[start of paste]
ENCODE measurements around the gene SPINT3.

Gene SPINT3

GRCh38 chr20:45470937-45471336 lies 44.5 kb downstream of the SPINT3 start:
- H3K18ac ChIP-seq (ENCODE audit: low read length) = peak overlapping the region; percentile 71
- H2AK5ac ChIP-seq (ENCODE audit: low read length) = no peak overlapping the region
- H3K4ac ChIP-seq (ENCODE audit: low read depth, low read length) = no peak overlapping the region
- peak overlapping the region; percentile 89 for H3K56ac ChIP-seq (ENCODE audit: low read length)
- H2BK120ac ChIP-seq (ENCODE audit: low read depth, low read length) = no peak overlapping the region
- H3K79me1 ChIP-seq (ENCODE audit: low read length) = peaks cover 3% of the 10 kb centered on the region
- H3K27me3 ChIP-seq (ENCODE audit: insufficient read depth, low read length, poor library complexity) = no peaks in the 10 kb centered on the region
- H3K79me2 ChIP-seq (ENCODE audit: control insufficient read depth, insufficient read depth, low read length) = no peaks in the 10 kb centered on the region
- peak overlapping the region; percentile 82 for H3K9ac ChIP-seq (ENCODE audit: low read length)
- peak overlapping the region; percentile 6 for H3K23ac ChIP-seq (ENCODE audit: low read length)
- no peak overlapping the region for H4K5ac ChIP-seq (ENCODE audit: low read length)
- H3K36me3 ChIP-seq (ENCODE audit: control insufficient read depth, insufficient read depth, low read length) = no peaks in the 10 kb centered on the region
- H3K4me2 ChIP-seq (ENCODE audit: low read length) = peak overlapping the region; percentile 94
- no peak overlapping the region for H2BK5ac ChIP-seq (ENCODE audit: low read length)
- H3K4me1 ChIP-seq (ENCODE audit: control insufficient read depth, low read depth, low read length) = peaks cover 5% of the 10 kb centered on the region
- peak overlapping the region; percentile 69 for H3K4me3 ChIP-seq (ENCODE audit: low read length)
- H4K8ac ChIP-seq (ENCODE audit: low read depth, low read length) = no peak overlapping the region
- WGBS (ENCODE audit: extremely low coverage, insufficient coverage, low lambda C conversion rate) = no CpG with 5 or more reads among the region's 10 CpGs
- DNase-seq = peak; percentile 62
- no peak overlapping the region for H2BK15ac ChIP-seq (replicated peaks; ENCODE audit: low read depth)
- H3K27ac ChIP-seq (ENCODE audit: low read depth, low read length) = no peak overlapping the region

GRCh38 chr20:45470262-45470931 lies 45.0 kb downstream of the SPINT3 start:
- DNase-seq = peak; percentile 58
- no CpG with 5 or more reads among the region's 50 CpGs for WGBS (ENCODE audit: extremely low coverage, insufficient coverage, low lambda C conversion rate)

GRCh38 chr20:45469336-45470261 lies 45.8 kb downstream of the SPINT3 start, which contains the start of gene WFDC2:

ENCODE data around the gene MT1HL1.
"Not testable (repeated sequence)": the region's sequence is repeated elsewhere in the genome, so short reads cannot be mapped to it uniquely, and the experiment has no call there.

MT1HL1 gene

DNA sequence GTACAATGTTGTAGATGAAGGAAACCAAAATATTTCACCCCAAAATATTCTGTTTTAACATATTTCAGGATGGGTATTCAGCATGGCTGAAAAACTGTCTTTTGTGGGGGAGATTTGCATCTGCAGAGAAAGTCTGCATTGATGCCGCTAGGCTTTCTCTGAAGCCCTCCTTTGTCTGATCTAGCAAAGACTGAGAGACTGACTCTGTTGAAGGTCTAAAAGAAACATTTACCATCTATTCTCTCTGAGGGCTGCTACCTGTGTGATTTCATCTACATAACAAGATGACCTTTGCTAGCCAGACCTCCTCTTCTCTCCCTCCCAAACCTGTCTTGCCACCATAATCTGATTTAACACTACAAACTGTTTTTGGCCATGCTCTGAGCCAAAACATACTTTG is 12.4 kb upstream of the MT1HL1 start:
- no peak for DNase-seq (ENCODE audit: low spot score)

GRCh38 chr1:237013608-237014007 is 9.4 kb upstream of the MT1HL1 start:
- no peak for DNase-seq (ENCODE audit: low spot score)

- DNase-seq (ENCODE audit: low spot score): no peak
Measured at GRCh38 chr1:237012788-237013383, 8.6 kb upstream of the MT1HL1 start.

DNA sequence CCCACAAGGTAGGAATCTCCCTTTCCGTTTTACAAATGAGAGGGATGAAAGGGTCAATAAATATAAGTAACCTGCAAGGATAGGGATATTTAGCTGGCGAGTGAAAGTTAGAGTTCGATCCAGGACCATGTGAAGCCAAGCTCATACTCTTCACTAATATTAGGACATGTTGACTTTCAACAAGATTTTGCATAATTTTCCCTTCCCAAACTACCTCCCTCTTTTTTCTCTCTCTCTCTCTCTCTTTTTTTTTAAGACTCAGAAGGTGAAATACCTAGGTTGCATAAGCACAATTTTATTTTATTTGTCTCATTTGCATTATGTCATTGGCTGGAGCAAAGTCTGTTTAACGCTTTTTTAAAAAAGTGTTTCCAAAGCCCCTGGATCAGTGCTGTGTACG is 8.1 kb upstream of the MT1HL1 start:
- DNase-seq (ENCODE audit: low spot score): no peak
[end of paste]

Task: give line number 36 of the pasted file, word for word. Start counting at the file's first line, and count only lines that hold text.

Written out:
- DNase-seq (ENCODE audit: low spot score): no peak